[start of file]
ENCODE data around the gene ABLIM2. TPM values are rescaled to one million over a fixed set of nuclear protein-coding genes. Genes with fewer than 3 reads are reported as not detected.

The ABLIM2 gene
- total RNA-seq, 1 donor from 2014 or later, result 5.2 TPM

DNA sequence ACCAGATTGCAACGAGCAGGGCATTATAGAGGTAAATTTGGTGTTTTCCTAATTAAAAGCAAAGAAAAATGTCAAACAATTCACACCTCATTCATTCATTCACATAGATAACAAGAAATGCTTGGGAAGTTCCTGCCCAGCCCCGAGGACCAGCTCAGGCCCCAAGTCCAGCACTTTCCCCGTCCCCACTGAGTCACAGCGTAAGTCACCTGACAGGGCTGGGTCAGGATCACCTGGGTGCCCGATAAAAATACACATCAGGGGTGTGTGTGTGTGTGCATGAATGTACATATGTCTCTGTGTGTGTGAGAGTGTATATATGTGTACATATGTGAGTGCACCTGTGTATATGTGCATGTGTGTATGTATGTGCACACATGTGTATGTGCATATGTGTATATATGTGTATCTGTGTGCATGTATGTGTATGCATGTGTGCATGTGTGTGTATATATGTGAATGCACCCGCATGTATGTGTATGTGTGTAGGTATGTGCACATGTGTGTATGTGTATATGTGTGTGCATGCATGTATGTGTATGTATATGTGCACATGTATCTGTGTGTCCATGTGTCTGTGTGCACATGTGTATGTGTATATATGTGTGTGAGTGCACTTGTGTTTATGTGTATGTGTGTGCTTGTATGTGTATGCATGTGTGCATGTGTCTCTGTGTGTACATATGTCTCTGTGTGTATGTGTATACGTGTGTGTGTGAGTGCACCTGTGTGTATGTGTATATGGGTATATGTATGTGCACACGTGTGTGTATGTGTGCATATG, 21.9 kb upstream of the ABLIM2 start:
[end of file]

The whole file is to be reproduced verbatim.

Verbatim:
ENCODE data around the gene ABLIM2. TPM values are rescaled to one million over a fixed set of nuclear protein-coding genes. Genes with fewer than 3 reads are reported as not detected.

The ABLIM2 gene
- total RNA-seq, 1 donor from 2014 or later, result 5.2 TPM

DNA sequence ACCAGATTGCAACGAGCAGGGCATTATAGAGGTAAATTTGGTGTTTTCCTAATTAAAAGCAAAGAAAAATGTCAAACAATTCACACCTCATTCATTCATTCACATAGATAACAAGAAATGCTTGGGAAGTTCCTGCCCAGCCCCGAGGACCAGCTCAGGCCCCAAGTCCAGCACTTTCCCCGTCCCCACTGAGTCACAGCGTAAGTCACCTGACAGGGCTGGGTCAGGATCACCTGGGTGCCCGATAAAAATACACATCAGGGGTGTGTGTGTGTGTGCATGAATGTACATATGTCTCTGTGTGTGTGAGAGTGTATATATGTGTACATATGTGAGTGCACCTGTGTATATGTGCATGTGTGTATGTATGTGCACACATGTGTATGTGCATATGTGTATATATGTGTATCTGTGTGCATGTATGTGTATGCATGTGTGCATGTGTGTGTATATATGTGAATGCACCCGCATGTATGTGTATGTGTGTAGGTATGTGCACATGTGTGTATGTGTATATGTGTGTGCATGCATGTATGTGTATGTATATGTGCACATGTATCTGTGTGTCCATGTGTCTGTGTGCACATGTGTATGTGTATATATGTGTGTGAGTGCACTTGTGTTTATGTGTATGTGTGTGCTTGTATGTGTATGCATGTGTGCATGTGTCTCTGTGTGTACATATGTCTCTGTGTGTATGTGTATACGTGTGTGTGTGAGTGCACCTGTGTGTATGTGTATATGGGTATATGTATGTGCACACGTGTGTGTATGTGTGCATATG, 21.9 kb upstream of the ABLIM2 start: